It is not surprising that the Power Ministry and its companies have been accused of corruption, mismanagement and lack of development in the power sector. The country’s problematic energy system has caused line losses, energy theft and millions of rupees lost as a result of inefficiency. While the problem of the energy crisis and load-shedding has been managed to quite an extent in certain parts of the country, others still regularly face outages – both planned and unplanned – to mitigate shortfalls or technical problems in the supply lines.

There is also no debate regarding whether something should be done to improve the performance of the power ministry; the country’s consistently growing energy needs can only be managed if the ministry looks to improve energy generation, nip corruption in the bud and attempt to have a long-term policy instead of merely working on a day-by-day basis. This is also one issue that both opposition and government seem to agree on, which is why one would assume that the state’s attention on the power ministry’s work would help improve its output.

However, their agreement on the issue doesn’t necessarily mean that any real work will get done; both the government and the opposition seem content on pointing fingers at each other, while the issue itself gets swept under the surface. The Pakistan Muslim League-Nawaz (PML-N) completed its five-year tenure and handed over the reins of government to Pakistan Tehreek-i-Insaf (PTI) and both seem to have no interest in actually improving the performance of the power ministry.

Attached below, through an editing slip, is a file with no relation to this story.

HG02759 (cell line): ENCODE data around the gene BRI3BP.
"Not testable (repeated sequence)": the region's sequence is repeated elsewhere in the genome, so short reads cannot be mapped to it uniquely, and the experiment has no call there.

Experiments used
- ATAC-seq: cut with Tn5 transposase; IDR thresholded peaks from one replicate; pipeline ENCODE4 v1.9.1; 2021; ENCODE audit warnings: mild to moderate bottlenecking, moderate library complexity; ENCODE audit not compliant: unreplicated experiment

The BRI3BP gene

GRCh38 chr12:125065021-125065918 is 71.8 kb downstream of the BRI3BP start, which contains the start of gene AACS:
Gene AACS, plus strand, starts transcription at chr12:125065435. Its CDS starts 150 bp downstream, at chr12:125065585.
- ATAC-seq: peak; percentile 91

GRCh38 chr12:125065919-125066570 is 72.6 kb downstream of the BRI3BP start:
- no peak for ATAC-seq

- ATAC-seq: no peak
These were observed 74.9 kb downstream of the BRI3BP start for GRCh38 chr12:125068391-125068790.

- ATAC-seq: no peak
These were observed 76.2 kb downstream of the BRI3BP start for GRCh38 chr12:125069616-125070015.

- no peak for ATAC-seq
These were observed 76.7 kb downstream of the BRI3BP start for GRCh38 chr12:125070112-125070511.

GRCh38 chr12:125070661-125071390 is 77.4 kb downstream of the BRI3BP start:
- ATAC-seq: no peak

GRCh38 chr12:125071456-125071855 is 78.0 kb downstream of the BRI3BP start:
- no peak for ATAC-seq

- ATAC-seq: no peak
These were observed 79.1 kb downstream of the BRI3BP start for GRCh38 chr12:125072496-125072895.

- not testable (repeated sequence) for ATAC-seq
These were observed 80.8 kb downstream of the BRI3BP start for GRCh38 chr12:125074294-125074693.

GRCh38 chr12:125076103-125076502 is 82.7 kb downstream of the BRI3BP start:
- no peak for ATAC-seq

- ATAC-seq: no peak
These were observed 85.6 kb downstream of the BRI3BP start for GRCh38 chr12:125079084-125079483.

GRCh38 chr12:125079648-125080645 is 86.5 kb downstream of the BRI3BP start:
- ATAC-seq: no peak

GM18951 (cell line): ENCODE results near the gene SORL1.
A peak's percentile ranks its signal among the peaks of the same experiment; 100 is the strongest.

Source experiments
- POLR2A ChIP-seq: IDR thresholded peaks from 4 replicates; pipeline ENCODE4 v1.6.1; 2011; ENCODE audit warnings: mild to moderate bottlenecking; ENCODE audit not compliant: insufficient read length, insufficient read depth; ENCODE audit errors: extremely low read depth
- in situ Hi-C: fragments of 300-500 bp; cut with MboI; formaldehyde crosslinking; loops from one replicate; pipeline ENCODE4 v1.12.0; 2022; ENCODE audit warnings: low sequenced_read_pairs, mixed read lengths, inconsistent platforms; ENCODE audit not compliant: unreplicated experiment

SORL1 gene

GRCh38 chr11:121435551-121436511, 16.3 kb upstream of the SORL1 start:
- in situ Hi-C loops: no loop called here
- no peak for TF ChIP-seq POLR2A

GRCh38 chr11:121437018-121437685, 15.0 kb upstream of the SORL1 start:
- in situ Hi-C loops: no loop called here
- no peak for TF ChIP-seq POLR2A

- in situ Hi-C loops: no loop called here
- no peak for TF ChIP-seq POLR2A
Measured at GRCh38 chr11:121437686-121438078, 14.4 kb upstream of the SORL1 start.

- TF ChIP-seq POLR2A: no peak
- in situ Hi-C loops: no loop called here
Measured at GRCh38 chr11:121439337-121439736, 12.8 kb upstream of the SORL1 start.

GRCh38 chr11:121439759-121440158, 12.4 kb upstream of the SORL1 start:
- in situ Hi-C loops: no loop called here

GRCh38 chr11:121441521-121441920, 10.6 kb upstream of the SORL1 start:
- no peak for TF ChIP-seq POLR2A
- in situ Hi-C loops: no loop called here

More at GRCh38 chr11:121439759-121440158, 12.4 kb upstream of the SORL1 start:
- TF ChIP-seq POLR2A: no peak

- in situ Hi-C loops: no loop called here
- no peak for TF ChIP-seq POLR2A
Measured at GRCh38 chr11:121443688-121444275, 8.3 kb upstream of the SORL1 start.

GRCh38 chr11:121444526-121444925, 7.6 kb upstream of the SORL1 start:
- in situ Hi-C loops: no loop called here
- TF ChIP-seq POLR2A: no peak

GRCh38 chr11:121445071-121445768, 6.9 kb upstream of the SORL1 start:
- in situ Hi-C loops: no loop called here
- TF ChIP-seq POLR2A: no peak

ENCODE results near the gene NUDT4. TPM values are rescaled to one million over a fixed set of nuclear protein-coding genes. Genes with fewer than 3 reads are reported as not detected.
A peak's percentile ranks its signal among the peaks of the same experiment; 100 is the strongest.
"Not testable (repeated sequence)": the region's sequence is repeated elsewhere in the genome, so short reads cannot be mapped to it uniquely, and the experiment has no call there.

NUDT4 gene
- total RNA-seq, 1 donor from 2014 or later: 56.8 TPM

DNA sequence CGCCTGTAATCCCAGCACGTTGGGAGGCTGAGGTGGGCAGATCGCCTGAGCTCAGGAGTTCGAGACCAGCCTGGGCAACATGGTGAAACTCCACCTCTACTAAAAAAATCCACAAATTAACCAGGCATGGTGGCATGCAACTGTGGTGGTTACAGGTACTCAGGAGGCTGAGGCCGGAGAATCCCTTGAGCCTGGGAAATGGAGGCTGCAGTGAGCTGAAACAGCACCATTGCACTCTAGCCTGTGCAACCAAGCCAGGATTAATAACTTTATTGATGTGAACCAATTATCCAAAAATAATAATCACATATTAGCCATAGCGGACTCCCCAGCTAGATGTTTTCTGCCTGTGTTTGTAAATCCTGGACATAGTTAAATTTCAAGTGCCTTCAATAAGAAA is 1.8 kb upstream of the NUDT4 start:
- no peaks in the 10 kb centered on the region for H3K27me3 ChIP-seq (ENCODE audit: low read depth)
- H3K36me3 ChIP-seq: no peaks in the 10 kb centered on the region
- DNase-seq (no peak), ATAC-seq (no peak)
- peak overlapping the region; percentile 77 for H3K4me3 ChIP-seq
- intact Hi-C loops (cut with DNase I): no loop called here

In this case, it is outrageous that the National Assembly Standing Committee on Energy was derailed as a result of an opposition protest about the power ministry’s failure and the government responded by threatening to organise a sit-in of its own outside the parliament. Bear in mind that this is the same assembly where PTI holds a majority, who is it really protesting against when it holds the power the fix the mess that is the power ministry?

The past year in government has only seen theatrics in greater frequency than in recent times. Lawmakers on both sides of the house have made the National Assembly completely toothless and ineffective. These representatives were voted into power to fix problems that country is beset by, and they cannot even find the time to do this because seemingly protesting against themselves is somehow more worthwhile. No one else can fix this problem, so who exactly is the protest for? The country is in dire straits right now, with major economic problems and India’s brutal subjugation of Indian Occupied Kashmir, it is time for the lawmakers to act more mature and work on this problem. This showboating must end.